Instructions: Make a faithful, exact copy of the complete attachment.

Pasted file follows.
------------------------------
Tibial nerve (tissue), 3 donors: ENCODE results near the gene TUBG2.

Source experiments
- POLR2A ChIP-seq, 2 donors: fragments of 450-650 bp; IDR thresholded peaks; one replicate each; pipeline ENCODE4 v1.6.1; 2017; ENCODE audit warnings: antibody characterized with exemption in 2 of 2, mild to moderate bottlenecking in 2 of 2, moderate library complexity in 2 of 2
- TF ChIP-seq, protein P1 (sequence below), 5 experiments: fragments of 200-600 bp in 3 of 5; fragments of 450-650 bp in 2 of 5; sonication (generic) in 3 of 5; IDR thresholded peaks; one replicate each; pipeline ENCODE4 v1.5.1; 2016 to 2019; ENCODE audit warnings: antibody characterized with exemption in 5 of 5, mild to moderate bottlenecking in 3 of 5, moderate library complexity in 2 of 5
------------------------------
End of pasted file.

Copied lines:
Tibial nerve (tissue), 3 donors: ENCODE results near the gene TUBG2.

Source experiments
- POLR2A ChIP-seq, 2 donors: fragments of 450-650 bp; IDR thresholded peaks; one replicate each; pipeline ENCODE4 v1.6.1; 2017; ENCODE audit warnings: antibody characterized with exemption in 2 of 2, mild to moderate bottlenecking in 2 of 2, moderate library complexity in 2 of 2
- TF ChIP-seq, protein P1 (sequence below), 5 experiments: fragments of 200-600 bp in 3 of 5; fragments of 450-650 bp in 2 of 5; sonication (generic) in 3 of 5; IDR thresholded peaks; one replicate each; pipeline ENCODE4 v1.5.1; 2016 to 2019; ENCODE audit warnings: antibody characterized with exemption in 5 of 5, mild to moderate bottlenecking in 3 of 5, moderate library complexity in 2 of 5